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Mr. Butch - Allston, Ma. c. 1983

Harold Madison, Jr., (September 11, 1951 — July 12, 2007[1]), more widely known as Mr. Butch, and formerly known as the "King of Kenmore Square" and "The Mayor of Allston" was a homeless man living on the streets of Boston. Over the course of three decades, he gained significant celebrity among Boston's college students and within its rock scene.



In the mid- to late-1970s, Mr. Butch was often seen on the streets near the Berklee College of Music, playing a Fender Stratocaster guitar, with an open tuning that allowed him to play chords with a single finger. His wild dreadlock hairstyle and choice of guitar invited comparisons with Jimi Hendrix.

During the 1980s, Mr. Butch's fame among the local music scene grew, and he was given gigs at The Underground in Allston and The Rat in Kenmore Square, as well as Channel club on Boston's waterfront (all now defunct). Besides solo gigs, he would also sometimes perform with his band of rotating musicians and derelicts, "Mr. Butch and the Holy Men". It was around this time that he began to be featured in The Noise, a local music fanzine published by T Max, and was featured in many of their advertisements. Mr. Butch is mentioned in the liner notes to local hardcore punk compilation Bands That Could Be God, which featured, among others, Deep Wound (pre-Dinosaur Jr.), as the man to whom the compilation would be dedicated had he been on God's other side. Mr. Butch is also featured in the art work for the CD compilation I've Got My Friends. It features a combination of Boston and San Francisco punk bands, including The Unseen, Dropkick Murphys, The Outlets, The Ducky Boys, Swingin' Utters, The Working Stiffs, and Showcase Showdown.

In the late 1990s, the Boston University campus police, extending their authority over Kenmore Square, exiled Mr. Butch to Allston, a neighborhood of Boston west of the Square. Mr. Butch sought refuge where he could find it, sleeping in friends' homes, a practice space where friends' punk bands played, and occasionally in ATM lobbies. He often played his guitar and penny whistle.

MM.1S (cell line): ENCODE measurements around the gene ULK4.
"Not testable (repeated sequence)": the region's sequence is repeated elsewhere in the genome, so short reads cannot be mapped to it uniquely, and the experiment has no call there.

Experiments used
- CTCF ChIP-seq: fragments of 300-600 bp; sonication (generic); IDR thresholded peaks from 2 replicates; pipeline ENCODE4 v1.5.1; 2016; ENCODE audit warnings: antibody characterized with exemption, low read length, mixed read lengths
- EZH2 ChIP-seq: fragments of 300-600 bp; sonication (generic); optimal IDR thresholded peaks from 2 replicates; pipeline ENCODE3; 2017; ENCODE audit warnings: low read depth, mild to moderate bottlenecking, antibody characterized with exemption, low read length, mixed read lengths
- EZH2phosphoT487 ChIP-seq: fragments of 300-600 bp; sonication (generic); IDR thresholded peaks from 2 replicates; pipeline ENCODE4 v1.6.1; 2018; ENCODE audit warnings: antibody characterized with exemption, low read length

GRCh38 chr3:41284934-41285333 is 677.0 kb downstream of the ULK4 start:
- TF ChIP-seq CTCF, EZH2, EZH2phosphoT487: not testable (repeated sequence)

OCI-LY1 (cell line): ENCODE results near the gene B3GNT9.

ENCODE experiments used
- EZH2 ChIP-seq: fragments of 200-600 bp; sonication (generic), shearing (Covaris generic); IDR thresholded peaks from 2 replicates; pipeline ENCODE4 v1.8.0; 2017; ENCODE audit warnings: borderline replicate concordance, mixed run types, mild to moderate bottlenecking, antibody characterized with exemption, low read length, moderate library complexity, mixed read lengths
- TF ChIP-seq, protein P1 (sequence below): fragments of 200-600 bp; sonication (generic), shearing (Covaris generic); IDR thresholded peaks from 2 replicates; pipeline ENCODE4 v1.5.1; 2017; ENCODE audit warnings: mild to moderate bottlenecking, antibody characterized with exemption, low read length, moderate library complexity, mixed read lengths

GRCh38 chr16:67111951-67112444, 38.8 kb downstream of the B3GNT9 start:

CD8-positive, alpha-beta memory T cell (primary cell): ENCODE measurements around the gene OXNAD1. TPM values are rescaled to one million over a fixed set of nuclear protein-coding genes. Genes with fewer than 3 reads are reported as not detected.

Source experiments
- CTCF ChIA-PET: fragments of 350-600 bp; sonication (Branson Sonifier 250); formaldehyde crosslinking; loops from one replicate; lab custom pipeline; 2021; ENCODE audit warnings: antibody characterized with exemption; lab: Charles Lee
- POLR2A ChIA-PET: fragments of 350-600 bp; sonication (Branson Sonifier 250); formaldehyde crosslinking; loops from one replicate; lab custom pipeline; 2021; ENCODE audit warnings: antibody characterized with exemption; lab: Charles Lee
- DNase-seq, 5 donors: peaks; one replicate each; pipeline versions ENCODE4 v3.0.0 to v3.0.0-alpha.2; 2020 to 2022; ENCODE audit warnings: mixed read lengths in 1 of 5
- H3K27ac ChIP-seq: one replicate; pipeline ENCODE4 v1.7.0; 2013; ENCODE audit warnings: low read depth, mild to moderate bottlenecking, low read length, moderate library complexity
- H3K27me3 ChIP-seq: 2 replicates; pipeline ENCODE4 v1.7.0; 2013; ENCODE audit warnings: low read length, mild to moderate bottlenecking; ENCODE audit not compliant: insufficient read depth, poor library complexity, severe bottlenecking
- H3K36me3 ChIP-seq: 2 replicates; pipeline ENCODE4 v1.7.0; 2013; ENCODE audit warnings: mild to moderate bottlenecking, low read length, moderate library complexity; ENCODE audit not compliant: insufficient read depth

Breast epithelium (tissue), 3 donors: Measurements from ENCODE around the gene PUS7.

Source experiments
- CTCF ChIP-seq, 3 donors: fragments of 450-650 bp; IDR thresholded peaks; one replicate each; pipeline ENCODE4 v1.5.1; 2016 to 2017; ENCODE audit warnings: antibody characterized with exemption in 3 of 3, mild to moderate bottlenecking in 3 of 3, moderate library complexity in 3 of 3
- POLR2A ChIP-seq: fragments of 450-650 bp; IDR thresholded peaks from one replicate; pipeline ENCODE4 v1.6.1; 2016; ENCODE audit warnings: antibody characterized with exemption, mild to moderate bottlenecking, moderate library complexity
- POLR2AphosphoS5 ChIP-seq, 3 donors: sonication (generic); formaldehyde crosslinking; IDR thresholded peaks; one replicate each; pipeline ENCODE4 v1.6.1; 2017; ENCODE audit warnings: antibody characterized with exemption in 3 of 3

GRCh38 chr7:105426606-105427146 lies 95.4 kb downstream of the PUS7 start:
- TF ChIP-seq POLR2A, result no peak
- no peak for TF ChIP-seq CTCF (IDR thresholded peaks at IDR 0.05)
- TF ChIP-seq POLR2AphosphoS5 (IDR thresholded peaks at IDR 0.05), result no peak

Mr. Butch's likeness appears in a mural on the side of a building located on the corner of Cambridge Street and Harvard Avenue in Allston.

His legend is also commemorated by a mural on the wall of The Joint Boston, a connoisseur smoke shop located at 1080 Commonwealth Avenue. The Joint also commissioned an artist to custom design a glass water statue in his likeness for display.


Mr. Butch was traveling inbound on Brighton Avenue on his scooter around 8 a.m. July 12, 2007 at a speed close to 50 miles per hour when he struck a light pole. He was taken to Brigham and Women’s Hospital, where he was pronounced dead. He was 56.

A memorial was held Sunday July 22, 2007, where a crowd of about 1000 people gathered in the streets of Allston to honor him. Streets were closed off as the procession, led by the Second Line Social Aid and Pleasure Society Brass Band traveled down Brighton and Harvard Ave before filing into the International Community Church for a memorial service. [2]



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